Article

High sequence coverage of proteins isolated from liquid separations of breast cancer cells using capillary electrophoresis-time-of-flight MS and MALDI-TOF MS mapping.

Department of Chemistry, The University of Michigan, Ann Arbor, Michigan 48109-1055, USA.
Analytical Chemistry (Impact Factor: 5.7). 12/2003; 75(22):6209-17. DOI: 10.1021/ac0346454
Source: PubMed

ABSTRACT A method has been developed for high sequence coverage analysis of proteins isolated from breast cancer cell lines. Intact proteins are isolated using multidimensional liquid-phase separations that permit the collection of individual protein fractions. Protein digests are then analyzed by both matrix-assisted laser desorption/ionization time-of-flight mass spectrometry (MALDI-TOF MS) peptide mass fingerprinting and by capillary electrophoresis-electrospray ionization (CE-ESI)-TOF MS peptide mapping. These methods can be readily interfaced to the relatively clean proteins resulting from liquid-phase fractionation of cell lysates with little sample preparation. Using combined sequence information provided by both mapping methods, 100% sequence coverage is often obtained for smaller proteins, while for larger proteins up to 75 kDa, over 90% coverage can be obtained. Furthermore, an accurate intact protein MW value (within 150 ppm) can be obtained from ESI-TOF MS. The intact MW together with high coverage sequence information provides accurate identification. More notably the high sequence coverage of CE-ESI-TOF MS together with the MS/MS information provided by the ion trap/reTOF MS elucidates posttranslational modifications, sequence changes, truncations, and isoforms that may otherwise go undetected when standard MALDI-MS peptide fingerprinting is used. This capability is critical in the analysis of human cancer cells where large numbers of expressed proteins are modified, and these modifications may play an important role in the cancer process.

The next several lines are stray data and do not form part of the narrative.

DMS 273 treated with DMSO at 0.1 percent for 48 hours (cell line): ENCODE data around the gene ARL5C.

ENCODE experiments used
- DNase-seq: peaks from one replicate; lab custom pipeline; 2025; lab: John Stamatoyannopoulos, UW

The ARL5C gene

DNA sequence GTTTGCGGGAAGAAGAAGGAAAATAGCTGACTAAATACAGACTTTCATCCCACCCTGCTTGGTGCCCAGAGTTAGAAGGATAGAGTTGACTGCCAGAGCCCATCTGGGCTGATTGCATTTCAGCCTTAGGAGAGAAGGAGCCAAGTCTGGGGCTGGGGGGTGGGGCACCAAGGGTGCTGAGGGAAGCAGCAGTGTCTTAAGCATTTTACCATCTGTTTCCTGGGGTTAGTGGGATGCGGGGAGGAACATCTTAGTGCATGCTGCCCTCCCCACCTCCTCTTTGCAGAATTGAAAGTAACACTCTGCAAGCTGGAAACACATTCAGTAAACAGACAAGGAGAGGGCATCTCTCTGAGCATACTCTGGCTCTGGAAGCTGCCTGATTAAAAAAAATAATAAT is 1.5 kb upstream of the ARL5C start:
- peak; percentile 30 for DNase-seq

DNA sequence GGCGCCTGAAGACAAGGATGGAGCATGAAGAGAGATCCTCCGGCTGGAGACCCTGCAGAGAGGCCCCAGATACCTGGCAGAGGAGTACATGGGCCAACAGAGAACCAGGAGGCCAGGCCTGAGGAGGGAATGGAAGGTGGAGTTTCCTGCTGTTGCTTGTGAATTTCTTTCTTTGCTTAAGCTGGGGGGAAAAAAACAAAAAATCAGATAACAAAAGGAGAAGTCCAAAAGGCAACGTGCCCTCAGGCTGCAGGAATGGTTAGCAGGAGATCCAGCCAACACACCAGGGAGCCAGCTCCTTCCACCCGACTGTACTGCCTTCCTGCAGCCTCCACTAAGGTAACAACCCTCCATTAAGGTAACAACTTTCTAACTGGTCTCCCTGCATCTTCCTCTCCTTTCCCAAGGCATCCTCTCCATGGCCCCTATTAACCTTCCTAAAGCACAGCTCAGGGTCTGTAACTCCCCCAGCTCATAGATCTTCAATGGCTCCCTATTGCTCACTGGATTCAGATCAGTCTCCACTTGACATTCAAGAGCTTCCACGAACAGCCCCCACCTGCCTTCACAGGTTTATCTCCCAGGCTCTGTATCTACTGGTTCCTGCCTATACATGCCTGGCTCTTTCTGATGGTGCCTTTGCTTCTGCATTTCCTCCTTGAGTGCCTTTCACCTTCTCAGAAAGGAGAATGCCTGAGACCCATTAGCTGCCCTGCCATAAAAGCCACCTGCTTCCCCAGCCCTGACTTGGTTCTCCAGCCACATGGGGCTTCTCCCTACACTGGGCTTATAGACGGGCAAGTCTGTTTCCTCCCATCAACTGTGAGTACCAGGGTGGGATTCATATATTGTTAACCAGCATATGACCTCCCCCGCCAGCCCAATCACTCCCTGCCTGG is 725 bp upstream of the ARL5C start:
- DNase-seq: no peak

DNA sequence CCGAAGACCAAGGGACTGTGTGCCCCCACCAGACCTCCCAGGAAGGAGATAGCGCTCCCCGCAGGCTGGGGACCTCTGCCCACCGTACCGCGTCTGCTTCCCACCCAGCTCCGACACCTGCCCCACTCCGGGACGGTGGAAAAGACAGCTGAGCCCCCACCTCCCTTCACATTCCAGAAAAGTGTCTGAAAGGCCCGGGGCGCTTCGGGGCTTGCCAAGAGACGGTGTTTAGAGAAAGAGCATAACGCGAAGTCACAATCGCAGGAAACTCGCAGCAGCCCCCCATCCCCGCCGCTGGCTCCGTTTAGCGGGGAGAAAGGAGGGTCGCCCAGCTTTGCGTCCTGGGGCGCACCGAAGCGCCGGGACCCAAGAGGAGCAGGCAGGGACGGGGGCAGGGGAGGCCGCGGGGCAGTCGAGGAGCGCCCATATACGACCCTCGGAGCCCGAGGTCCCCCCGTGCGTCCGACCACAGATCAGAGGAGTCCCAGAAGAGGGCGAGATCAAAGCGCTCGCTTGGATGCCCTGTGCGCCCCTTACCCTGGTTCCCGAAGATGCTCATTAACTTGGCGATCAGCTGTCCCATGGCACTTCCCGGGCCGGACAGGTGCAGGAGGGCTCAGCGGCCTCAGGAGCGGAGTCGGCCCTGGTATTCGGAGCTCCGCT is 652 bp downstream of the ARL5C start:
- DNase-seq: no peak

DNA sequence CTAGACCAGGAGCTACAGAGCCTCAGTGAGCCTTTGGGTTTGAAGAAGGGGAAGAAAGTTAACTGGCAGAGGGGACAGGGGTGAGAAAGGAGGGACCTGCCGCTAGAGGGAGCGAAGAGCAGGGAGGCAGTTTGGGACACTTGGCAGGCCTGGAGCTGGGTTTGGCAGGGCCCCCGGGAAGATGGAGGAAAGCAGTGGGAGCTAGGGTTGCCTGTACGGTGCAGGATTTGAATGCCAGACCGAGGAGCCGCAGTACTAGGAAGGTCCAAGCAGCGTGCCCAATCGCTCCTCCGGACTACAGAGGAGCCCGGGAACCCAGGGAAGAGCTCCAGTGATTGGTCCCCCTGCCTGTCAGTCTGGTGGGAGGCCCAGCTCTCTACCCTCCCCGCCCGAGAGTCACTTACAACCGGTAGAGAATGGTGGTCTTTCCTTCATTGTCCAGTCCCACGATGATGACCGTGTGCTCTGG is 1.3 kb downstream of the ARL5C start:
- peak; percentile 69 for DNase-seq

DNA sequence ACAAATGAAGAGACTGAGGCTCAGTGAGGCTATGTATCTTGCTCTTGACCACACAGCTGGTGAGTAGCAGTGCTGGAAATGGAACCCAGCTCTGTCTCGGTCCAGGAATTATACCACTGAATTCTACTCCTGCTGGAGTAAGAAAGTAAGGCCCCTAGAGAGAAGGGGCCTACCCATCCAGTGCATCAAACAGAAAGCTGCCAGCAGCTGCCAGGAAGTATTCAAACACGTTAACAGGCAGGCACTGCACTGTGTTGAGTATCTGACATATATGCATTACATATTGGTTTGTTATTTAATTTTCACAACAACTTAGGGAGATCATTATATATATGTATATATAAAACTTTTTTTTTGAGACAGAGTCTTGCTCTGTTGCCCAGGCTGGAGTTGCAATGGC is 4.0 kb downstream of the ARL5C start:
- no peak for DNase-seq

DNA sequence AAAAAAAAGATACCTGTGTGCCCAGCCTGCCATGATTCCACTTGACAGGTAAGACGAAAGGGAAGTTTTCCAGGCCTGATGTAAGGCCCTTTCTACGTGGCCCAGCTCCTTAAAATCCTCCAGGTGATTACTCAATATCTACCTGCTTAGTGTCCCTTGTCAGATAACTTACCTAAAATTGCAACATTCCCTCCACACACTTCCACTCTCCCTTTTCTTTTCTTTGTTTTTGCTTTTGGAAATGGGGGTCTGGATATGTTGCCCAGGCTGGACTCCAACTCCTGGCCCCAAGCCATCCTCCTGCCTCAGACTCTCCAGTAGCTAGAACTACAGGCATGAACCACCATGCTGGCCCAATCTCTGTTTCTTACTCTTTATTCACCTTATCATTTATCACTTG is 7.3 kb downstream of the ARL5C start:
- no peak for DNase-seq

0 Bookmarks
 · 
54 Views
  • Source
    [Show abstract] [Hide abstract]
    ABSTRACT: In recent years, several proteomic methodologies have been developed that now make it possible to identify, characterize, and comparatively quantify the relative level of expression of hundreds of proteins that are coexpressed in a given cell type or tissue, or that are found in biological fluids such as serum. These advances have resulted from the integration of diverse scientific disciplines including molecular and cellular biology, protein/peptide chemistry, bioinformatics, analytical and bioanalytical chemistry, and the use of instrumental and software tools such as multidimensional electrophoretic and chromatographic separations and mass spectrometry. In this unit, some of the common protein-profiling technologies are reviewed, along with the accompanying data-analysis tools.
    Current protocols in bioinformatics / editoral board, Andreas D. Baxevanis ... [et al.] 08/2005; Chapter 13:Unit 13.1.
  • Source
    [Show abstract] [Hide abstract]
    ABSTRACT: Complete coverage of protein primary structure is demonstrated for 37 yeast protein forms between 6 and 30 kDa in an improved platform for Top Down mass spectrometry (MS). Tandem mass spectrometry (MS/MS) for protein identification with 100% sequence coverage is achieved in a highly automated fashion with 15-300-fold less sample amounts than an initial report of a proteome fractionation approach employing preparative gel electrophoresis with an acid-labile surfactant to facilitate reversed phase separation in a second dimension. Using a quadrupole-enhanced Fourier Transform Ion Cyclotron Resonance Mass Spectrometer (FTICRMS) improves the dynamic range for protein detection by approximately 50-fold and MS/MS by approximately 30-fold. The technology development illustrated here typifies an accelerating effort to detect whole proteins in a more general and higher throughput fashion for improved biomarker identification and detection of diverse post-translational modifications. Capillary RPLC is used in both off-line and on-line modes, with one on-line LC/FTMS sample providing 25 observed protein forms from 11 to 22 kDa.
    Journal of Proteome Research 01/2004; 3(4):801-6. · 5.06 Impact Factor
  • [Show abstract] [Hide abstract]
    ABSTRACT: As a complementary approach to 2D-PAGE, multidimensional liquid chromatography (MDLC) separation methods have been widely applied in all kinds of biological sample investigations. MDLC coupled with mass spectrometry is playing an important role in proteome research owing to its high speed, high resolution and high sensitivity. Among MDLC strategies, ion-exchange chromatography together with reversed-phase LC is still a most widely used chromatography in proteome analysis; other chromatographic methods are also frequently used in protein prefractionations. Recent MDLC technologies and applications to a variety of proteome analyses have achieved great development. The diversity of combinations of different chromatography modes to set up MDLC systems was demonstrated and discussed. Novel developments of MDLC techniques such as ultra-pressure system, array-based separation and monolithic material are also included in this article.
    Expert Review of Proteomics 10/2010; 7(5):665-78. · 3.90 Impact Factor

Full-text

View
0 Downloads
Available from